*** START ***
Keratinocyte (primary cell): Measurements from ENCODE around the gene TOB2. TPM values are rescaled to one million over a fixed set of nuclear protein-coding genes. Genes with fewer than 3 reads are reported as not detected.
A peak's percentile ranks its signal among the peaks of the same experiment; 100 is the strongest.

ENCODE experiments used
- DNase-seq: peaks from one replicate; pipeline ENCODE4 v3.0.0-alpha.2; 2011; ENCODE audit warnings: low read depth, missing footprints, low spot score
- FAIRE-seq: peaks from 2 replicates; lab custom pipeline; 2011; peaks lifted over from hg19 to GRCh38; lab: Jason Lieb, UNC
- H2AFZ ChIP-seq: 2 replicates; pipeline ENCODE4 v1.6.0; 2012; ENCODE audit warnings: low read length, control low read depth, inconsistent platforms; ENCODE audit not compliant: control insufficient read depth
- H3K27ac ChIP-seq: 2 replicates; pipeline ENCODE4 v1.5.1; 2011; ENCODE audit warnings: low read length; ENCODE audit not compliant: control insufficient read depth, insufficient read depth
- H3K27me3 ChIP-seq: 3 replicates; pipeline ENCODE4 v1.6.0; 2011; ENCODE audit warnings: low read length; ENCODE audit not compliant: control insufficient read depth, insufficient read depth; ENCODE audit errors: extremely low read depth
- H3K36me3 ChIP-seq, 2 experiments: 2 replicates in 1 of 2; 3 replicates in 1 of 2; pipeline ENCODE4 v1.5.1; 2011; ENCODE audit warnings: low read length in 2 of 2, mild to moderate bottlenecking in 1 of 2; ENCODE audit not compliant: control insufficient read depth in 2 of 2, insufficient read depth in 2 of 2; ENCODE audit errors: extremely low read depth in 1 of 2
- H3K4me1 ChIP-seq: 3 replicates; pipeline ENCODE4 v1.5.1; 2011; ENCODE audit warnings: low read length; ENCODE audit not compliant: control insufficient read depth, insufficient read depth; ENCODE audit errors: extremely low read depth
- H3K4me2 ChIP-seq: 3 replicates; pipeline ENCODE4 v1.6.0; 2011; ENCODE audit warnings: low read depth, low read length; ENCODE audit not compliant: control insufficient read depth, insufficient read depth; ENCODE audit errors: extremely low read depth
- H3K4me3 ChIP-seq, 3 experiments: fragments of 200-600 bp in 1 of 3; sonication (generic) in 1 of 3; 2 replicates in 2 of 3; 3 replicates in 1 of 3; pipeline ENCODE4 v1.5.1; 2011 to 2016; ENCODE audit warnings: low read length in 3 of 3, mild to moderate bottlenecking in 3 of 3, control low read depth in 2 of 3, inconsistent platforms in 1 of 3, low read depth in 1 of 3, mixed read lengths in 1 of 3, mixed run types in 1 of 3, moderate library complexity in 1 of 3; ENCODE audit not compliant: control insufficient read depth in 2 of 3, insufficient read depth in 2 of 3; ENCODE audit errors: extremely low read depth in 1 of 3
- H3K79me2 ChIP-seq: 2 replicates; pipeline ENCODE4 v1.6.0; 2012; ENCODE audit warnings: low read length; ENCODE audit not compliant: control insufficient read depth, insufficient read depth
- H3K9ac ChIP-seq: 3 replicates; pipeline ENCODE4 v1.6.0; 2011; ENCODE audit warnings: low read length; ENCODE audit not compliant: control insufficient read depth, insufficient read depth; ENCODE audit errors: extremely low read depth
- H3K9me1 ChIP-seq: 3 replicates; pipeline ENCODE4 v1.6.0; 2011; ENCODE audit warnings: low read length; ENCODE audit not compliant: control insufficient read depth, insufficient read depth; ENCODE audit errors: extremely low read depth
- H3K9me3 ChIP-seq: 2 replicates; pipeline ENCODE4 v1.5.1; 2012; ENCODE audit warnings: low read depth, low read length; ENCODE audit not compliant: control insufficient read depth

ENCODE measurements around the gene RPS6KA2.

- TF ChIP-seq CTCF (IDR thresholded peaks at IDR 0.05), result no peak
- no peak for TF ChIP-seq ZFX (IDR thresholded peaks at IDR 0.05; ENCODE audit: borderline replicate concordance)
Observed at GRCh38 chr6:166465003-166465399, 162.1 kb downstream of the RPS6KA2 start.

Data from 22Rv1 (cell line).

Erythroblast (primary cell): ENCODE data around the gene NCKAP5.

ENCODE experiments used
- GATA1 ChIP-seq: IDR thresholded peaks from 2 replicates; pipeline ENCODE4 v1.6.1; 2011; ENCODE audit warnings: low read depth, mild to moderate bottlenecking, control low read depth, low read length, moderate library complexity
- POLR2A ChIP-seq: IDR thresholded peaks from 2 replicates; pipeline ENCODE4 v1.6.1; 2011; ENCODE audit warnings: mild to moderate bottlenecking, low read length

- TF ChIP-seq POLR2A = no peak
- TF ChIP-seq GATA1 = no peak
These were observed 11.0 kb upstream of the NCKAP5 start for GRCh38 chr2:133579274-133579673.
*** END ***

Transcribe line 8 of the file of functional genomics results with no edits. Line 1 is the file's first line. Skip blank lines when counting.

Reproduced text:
- H3K27me3 ChIP-seq: 3 replicates; pipeline ENCODE4 v1.6.0; 2011; ENCODE audit warnings: low read length; ENCODE audit not compliant: control insufficient read depth, insufficient read depth; ENCODE audit errors: extremely low read depth